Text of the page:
Nationalism works in unique ways in Pakistan. For the greater good, in the larger interest of the nation, certain contentious issues are kept out of the public sphere, are pushed towards neglect and indifference. The country and its territorial sovereignty, it is argued, trumps all moral considerations, any perceived transgression of the law as ordained in the constitution, any squashing of fundamental human rights. We seek solace in our unity, in our continued existence as a sovereign nation state. Logic and conscience and morality are sacrificed at the altar of nationalism, or what I would term as “selective nationalism”, the usage of the concept in accordance with the state narrative and dominant ideology. Needless to say, jingoistic nationalism constitutes a grave threat, for it shrink-wraps the mind into a narrow and bigoted state of thinking.
Besides this, there is another unique phenomenon in our society: the case of selective Jihad, which is even more intriguing. Consider the case of Chinese Muslims under the oppression of a regime that constrains their religious practice, stifles free speech and resorts to violence as a tool of maintaining a coercive social order. The support for the freedom of the Kashmiris is a Jihad (rightly so), the killing of Burmese Muslims stirs passion and evokes condemnation; however, the state repression in China does not qualify any official response, primarily because China is an all-weather friend, a strategic geo-political partner and a rising economic superpower. National interest trumps morality.
The hypocrisy is palpable, but much worse is the absolute complicity of the state apparatus in Pakistan, in conjunction with the media and certain elements of the religious clergy, in keeping a tight lid on the matter. Put simply, the establishment does not find it in its interest to raise this as a national concern. One may argue that the entire Muslim world remains indifferent to the plight of their brothers in China, but then one would have to consider the special “bond of friendship” that exists between Pakistan and China, and how Pakistan, as a strategic ally, can(and morally should) raise the treatment of Muslims in the ensuing bilateral dialogue.
And while we are at it, let me make this clear: China is not an all-weather friend of Pakistan (anyone briefly acquainted with the working of international relations and the power realist theory would attest to this); the country, like any other(think of the United States), has vital strategic interests-exploration of oil and gas, mining of copper and minerals, and access to the deep sea Gwadar Port-and has and will continue to pursue its national interest, while promoting and encouraging the rhetoric of China-Pakistan’s unyielding and unwavering friendship. Considered from the Chinese perspective, the large, resource rich and thinly populated region of Xinjang, remains susceptible to the spread of radical Islam, which would constitute the worst case scenario for a country yearning for internal cohesion as it progressively ascends the economic ladder. Pakistan, for its part, as postulated in official statements, remains committed to eradicating terrorism and maintaining China’s national sovereignty and core interests.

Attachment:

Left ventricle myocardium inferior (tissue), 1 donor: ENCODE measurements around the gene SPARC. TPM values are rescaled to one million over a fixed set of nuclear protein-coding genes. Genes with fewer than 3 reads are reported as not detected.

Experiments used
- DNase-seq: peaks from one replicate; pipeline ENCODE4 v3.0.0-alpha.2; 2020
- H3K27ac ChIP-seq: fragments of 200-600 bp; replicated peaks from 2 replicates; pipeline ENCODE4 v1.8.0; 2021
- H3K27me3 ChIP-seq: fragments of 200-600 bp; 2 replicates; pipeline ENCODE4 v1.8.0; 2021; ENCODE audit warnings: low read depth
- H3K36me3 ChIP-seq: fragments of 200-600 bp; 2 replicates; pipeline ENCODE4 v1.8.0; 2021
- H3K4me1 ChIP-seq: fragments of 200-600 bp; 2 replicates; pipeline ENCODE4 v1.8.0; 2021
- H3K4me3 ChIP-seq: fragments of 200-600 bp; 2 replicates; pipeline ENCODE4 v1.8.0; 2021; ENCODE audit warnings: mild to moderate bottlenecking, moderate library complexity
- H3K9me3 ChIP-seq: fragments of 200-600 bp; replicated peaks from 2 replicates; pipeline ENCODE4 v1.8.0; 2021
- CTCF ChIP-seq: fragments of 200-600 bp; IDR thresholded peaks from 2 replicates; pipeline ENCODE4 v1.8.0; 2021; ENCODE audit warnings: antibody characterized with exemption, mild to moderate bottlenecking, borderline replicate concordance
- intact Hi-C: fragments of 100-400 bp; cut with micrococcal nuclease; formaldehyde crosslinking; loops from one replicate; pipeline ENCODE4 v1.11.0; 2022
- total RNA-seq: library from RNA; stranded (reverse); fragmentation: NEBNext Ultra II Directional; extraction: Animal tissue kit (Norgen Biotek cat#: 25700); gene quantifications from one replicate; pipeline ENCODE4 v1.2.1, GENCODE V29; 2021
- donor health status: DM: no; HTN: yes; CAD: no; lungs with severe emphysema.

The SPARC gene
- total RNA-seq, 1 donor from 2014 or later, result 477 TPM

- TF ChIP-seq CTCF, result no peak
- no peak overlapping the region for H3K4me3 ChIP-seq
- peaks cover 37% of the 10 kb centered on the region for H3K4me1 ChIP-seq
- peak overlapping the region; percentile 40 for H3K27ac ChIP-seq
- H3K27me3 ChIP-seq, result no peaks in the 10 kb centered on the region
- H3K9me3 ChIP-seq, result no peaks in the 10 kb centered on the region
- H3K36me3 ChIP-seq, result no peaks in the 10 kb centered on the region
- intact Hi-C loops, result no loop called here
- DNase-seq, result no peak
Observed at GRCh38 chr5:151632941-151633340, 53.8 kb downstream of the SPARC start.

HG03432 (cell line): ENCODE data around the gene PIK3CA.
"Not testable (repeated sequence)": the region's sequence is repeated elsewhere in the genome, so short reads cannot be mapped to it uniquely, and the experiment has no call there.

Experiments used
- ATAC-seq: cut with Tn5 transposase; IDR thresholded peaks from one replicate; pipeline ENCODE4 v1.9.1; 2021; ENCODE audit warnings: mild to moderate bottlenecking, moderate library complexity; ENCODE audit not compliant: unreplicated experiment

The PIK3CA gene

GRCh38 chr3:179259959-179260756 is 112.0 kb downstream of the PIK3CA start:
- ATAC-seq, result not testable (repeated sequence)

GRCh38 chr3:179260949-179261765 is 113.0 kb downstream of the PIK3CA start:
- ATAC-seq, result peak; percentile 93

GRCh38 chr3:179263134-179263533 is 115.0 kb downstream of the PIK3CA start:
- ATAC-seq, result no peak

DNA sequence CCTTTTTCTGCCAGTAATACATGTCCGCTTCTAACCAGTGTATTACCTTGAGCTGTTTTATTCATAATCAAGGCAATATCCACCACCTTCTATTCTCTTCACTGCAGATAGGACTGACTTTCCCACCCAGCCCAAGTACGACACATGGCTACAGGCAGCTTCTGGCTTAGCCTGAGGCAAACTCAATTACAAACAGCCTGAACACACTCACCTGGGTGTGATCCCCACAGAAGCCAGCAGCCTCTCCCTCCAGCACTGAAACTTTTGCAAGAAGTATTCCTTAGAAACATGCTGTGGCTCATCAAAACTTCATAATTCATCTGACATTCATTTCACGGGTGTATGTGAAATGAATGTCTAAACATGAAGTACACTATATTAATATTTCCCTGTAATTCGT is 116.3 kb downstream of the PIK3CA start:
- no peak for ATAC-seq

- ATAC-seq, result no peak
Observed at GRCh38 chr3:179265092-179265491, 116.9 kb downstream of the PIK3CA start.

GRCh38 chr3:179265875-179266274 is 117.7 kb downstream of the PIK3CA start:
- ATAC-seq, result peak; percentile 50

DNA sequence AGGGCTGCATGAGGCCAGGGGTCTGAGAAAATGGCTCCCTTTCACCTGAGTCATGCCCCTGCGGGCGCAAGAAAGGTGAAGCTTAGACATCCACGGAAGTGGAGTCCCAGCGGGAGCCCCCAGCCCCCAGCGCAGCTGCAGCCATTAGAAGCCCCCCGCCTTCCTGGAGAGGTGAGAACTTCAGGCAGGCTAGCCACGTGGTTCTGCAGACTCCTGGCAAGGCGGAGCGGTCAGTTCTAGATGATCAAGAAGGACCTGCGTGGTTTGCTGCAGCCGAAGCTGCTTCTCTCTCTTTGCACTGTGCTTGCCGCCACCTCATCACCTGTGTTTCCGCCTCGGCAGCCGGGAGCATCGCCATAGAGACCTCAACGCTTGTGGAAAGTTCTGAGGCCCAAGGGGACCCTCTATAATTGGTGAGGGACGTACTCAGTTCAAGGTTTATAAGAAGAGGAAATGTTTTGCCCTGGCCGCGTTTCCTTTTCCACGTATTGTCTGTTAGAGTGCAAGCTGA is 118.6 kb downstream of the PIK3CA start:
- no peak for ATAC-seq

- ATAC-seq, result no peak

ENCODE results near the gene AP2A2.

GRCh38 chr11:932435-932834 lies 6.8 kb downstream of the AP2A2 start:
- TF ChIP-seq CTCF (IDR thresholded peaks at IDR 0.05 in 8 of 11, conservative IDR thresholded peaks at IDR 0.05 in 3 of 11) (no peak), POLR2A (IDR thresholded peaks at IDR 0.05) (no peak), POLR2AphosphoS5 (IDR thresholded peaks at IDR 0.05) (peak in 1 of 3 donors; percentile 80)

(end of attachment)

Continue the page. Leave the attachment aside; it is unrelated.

Many in Pakistan, owing to a state sanctioned blackout, remain absolutely unaware of the developments in East Turkestan, which is home to the Muslim Uighur Turks. Consider the statement of Dilxat Raxit, the spokesman for the Munich-based World Uighur Congress “If any religious figure discusses Ramadan during the course of religious activities, or encourages people to take part, then they will lose their license to practice”. Torture, executions, labor camps and religious oppression have been salient features of life in East Turkestan. China’s assimilationist policies have prevented the majority Muslim population of East Turkestan from basic freedoms: speaking their own language and adopting their culture, from going on the hajj, performing daily ritual prayers, fasting, and even, most egregiously, determining their family size. The degree to which the state intrudes into the private domain can be gauged from an excerpt from an online blog” For example, the Chinese government dictates who can and cannot enter a Mosque. The following are barred from entering a mosque: women, anyone under the age of 18, state employees, workers and retirees, and communist party members”.
Walter Russell Mead, in an article in the American Interest, elucidates how the Chinese state treats its Muslim minority population:
Last year, the authorities started forcing low-income families to agree to abandon some Muslim traditions in exchange for social security payments. Forms posted on the internet show that some women signed a pledge not to wear the veil and not to receive veil-wearing guests in their homes, in exchange for receiving low-income subsidies for their families.
One middle school in Aksu, a city on the northern rim of the Taklamakan desert which has seen deadly sectarian violence in recent years, said it would step up propaganda for national unity and against “ethnic splittism” and ensure that “no teachers or students attend any religious activities “during Ramadan.
The model of Jihad ascribed by the Pakistani Taliban (and other radical groups) is patently un-Islamic and even as Tariq Ramadan advocates, anti-Islamic. The struggle for the rights of the Uighur’s should instead be an intellectual and non-violent movement. Pakistan should put diplomatic pressure on China to address the legitimate concerns of the minority Muslim community (the right of freedom of worship) in order to reach an amicable solution to a potentially perilous situation.